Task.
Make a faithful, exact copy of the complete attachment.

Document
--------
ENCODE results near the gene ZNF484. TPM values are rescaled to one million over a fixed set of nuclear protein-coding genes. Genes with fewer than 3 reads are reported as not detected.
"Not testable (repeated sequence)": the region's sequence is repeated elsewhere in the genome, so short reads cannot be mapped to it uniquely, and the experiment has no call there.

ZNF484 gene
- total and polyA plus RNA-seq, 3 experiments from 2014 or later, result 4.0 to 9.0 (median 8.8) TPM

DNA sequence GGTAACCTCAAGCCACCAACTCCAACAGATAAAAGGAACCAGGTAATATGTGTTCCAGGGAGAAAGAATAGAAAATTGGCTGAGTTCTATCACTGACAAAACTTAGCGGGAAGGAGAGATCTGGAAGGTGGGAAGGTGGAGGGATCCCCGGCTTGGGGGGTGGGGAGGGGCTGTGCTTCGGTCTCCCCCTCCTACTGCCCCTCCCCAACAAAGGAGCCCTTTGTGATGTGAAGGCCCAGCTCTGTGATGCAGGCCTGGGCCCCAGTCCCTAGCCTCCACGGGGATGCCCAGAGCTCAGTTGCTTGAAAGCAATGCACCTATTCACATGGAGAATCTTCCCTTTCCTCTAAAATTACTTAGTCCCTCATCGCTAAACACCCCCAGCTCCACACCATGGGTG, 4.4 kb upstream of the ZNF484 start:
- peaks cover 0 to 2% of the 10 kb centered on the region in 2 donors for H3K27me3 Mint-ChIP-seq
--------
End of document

ENCODE results near the gene ZNF484. TPM values are rescaled to one million over a fixed set of nuclear protein-coding genes. Genes with fewer than 3 reads are reported as not detected.
"Not testable (repeated sequence)": the region's sequence is repeated elsewhere in the genome, so short reads cannot be mapped to it uniquely, and the experiment has no call there.

ZNF484 gene
- total and polyA plus RNA-seq, 3 experiments from 2014 or later, result 4.0 to 9.0 (median 8.8) TPM

DNA sequence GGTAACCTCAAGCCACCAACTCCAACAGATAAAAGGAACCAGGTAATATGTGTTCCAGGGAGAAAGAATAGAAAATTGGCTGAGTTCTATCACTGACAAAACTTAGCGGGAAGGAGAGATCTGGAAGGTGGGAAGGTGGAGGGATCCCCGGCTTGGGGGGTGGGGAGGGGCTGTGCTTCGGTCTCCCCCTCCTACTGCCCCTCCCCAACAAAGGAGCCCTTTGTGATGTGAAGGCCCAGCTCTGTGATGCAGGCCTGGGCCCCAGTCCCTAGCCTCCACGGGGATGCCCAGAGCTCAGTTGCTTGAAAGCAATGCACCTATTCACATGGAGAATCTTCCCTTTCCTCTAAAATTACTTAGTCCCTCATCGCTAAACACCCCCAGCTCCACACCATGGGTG, 4.4 kb upstream of the ZNF484 start:
- peaks cover 0 to 2% of the 10 kb centered on the region in 2 donors for H3K27me3 Mint-ChIP-seq